Codes & Standards

 

Essential to the work of the electrical contractor is knowledge of the National Electrical Code, the National Electrical Installation Standards and additional standards and codes administered by the National Fire Protection Association, the Occupational Safety and Health Administration and others. Here is a list of all our articles on codes and standards listed chronologically by issue date. 

Understanding the third article of the National Electrical Code (NEC), Article 110, Requirements for Electrical Installations, is essential to having a Code-compliant installation of the electrical system. 


In March, I attended a Central Arizona Chapter International Association of Electrical Inspectors (IAEI) meeting. A discussion ensued about the growing number of improperly installed and uncertified light-emitting diode (LED) retrofit lighting kits.

The National Electrical Code (NEC) contains the minimum requirements for a safe installation. One must do at least that much when installing electrical equipment and systems. This means understanding how to size electrical conductors of circuits, including the equipment grounding conductors (EGCs).

Jim Dollard has an extensive background in codes and standards. If you have a query about the National Electrical Code (NEC), Jim will help you solve it. Questions can be sent to codefaqs@gmail.com. Answers are based on the 2014 NEC.
 Communications cable and 300.4(E)


More on Codes & Standards

 
Box Fill Calculations, Part III

Article 314: Boxes, Conduit Bodies, Fittings and Manholes 314.16(A) Box Volume Calculations Article 314 of the National Electrical Code covers the installation and use of all boxes and conduit bodies used as outlet, device, junction or pull boxes depending on their use.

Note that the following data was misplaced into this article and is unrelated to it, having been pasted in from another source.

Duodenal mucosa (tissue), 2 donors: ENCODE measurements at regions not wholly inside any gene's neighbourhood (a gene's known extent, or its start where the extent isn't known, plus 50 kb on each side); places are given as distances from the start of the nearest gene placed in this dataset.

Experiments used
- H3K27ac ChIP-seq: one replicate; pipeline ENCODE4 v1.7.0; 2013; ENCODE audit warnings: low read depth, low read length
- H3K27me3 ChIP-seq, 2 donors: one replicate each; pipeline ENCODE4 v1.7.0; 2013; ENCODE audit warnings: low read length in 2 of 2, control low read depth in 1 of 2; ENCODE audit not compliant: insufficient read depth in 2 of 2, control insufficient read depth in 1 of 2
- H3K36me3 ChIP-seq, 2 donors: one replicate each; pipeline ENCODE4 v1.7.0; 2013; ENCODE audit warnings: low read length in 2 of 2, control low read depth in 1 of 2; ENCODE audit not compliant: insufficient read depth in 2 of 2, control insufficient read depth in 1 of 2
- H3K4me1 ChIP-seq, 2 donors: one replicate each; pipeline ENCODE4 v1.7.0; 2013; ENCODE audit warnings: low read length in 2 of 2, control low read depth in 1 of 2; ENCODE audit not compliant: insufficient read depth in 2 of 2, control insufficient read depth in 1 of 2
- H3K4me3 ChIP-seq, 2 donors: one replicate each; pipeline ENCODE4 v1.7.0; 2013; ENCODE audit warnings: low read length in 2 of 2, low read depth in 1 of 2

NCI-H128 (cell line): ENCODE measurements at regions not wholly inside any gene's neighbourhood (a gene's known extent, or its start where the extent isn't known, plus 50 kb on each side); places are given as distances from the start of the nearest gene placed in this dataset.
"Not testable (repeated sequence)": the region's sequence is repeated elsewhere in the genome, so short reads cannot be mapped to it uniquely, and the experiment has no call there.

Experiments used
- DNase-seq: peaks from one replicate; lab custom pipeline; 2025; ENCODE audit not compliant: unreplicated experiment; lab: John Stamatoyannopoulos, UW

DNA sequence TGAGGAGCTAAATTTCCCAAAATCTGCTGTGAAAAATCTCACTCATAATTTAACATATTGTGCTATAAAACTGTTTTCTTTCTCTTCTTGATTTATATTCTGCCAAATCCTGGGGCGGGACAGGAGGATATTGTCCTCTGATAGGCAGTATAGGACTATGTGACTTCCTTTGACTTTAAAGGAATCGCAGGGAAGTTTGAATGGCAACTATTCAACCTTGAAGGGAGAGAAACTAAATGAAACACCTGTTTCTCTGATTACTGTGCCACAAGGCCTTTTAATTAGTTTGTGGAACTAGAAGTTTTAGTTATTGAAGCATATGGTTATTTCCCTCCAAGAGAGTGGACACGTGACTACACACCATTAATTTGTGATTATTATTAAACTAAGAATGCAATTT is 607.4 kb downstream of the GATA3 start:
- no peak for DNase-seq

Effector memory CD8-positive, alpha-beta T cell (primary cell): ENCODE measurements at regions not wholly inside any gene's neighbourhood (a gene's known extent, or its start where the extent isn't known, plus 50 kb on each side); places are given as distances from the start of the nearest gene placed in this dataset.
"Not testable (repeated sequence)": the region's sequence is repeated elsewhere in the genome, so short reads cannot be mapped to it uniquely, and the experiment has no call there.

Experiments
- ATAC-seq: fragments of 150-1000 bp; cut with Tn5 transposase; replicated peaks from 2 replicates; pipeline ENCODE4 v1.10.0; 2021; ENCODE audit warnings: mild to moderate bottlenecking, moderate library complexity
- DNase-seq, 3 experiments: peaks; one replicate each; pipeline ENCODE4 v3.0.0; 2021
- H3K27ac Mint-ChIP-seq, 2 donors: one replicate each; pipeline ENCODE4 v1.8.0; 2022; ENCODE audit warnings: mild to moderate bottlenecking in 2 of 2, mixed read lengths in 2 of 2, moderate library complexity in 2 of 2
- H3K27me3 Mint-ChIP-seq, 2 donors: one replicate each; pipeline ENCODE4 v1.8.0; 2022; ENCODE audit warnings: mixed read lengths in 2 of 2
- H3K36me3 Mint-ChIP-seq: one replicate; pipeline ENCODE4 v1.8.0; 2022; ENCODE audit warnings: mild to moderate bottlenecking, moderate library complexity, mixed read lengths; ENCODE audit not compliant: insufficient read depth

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Box Fill Calculations, Part II

Article 314: Boxes, Conduit Bodies, Fittings and Manholes


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Box Fill Calculations: Article 314: Boxes; Conduit Bodies; Fittings and Manholes

Article 314 of the National Electrical Code covers the installation and use of all boxes and conduit bodies used as outlet, device, junction or pull boxes, depending on their use.


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Identification of Disconnecting Means

One of the most important NEC requirements (and yet one most often ignored) is 110.22: Identification of Disconnecting Means. It reads: “Each disconnecting means shall be legibly marked to indicate its purpose unless located and arranged so the purpose is evident.


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Certification as Separation

Photovoltaic (PV) modules convert sunlight into electrical energy that can be used to provide power for specific loads within a building in a standalone system or as a supplement to the building’s utility power supply in an integrated system.


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The Ins and Outs of AFCI Protection

The arc-fault circuit-interrupter (AFCI) has been around for three National Electrical Code (NEC) cycles and, with the advent of the new 2005 NEC, will have been present in three editions, although with various changes within each edition.


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Liability Risks in Healthcare Facilities

Contractors need to develop highly specialized knowledge Healthcare facilities present the potential for financial gain for properly qualified electrical contractors. These projects also present a downside of risk of increased liability due to the nature of the projects and potential damages.


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